DRC Chat- Delia DeCourcy on the 4T Virtual Conference on Digital Writing


In conjunction with our Blog Carnival on digital literacy in K-12 classroom, I had the opportunity to chat with Delia DeCourcy, a Literacy Consultant with Oakland Schools and the Associate Director of the Oakland Writing Project in Waterford, Michigan. In October, Delia coordinated the 4T Virtual Conference on digital writing, an online conference that focused on research, pedagogy, and tools for writing in digital spaces in the K-12 classroom.

During our talk, Delia discusses the genesis of the 4T Conference and the partnerships that made it possible. She addresses some of the logistical challenges (such as creating interactive sessions) and benefits (like attending in your pajamas!) of organizing a virtual conference. She also offers lessons-learned about platforms (Blackboard Collaborate vs. Adobe Connect) and approaches (use moderators!) helpful for others interested in organizing a similar event.

For researchers and practitioners, she points to many of the resources that emerged from the sessions, which are archived and accessible on the 4T website.  She reviews the breadth of approaches to digital writing, from keynotes on facilitating civic engagement and approaching writing as “making,” to panels on increasing student engagement and easing the transition from high-school to college-level writing. Other popular sessions provided strategies for blogging in the elementary school classroom and reframing the relationship between writing and hacking.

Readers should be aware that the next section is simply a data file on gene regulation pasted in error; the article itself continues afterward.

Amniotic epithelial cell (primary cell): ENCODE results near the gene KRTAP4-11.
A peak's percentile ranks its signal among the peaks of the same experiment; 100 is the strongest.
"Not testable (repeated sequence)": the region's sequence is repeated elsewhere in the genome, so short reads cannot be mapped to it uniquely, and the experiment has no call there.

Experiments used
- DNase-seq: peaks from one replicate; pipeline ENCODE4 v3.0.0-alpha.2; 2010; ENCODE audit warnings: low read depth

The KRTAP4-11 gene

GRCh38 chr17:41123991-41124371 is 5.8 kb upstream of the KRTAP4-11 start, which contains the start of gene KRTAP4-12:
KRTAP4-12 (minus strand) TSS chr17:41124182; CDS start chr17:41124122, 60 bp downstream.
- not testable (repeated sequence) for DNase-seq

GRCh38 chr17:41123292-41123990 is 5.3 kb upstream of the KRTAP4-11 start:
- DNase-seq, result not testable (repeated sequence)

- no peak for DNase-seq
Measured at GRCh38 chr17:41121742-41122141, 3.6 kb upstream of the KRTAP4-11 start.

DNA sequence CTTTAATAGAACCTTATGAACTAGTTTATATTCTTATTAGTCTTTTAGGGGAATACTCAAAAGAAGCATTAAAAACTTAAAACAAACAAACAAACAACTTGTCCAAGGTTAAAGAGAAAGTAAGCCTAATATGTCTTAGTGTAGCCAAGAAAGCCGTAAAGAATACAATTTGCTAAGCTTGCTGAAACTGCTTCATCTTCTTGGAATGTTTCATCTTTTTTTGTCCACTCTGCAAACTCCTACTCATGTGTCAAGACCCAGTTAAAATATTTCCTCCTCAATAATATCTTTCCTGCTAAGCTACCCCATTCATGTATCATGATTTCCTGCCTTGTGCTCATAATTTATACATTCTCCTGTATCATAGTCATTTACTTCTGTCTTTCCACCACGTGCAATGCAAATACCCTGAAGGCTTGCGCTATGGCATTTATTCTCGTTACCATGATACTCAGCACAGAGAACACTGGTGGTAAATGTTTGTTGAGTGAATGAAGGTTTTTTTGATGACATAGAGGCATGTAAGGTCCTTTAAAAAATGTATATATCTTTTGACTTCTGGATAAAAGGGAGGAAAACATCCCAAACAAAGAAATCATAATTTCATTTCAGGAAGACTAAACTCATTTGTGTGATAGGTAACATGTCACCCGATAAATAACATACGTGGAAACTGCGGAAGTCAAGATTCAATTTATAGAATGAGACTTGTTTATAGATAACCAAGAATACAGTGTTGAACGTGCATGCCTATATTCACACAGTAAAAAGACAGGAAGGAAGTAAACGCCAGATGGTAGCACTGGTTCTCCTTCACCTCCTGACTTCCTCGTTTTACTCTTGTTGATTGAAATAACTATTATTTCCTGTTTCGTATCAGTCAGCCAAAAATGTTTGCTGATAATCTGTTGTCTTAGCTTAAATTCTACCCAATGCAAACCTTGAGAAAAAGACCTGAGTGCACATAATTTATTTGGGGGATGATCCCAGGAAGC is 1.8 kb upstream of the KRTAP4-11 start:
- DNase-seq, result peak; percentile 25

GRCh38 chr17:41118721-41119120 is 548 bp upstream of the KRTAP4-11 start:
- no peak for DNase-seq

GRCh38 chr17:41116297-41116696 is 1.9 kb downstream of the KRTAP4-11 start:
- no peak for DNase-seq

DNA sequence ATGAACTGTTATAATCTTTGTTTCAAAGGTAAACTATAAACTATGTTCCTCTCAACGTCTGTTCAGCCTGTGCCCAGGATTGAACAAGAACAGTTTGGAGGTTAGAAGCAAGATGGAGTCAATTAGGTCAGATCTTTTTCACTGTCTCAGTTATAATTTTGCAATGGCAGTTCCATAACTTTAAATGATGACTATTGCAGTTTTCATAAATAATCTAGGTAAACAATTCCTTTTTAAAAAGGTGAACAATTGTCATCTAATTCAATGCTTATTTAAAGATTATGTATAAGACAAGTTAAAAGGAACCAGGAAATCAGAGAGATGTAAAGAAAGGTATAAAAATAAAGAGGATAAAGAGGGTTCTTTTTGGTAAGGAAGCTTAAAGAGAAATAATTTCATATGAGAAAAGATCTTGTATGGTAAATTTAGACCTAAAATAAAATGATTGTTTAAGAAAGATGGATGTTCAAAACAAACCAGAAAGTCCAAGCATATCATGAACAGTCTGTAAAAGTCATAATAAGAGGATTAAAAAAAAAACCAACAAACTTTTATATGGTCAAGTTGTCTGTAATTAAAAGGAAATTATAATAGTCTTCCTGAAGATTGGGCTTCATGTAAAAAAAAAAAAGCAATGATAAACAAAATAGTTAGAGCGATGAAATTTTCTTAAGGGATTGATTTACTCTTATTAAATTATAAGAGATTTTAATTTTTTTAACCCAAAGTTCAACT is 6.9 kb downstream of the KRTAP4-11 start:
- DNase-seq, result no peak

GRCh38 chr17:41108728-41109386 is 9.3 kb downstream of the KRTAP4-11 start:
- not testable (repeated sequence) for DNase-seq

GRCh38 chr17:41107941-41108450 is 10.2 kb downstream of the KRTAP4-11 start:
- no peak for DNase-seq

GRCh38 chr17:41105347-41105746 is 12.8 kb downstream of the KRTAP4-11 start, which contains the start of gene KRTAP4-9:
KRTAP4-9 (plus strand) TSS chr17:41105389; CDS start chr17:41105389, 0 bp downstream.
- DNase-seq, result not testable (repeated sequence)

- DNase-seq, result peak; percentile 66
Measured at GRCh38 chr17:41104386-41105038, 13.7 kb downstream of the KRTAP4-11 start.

Finally, watch the interview for Delia’s closing thoughts on emerging trends, “hot topics” across sessions, and issues of continued concern for researchers and practitioners.

Want to find out more about digital literacy in the K-12 classroom? Join the DRC for a Twitter chat (#DRCchat) on Monday, Nov. 16 @ 7pm EST.

About Author

Leigh Meredith

Leigh is a PhD candidate in Rhetoric and Public Culture at Northwestern University. Her research and teaching interests center on digital representation, subjectivity, and intersections between old and new media.

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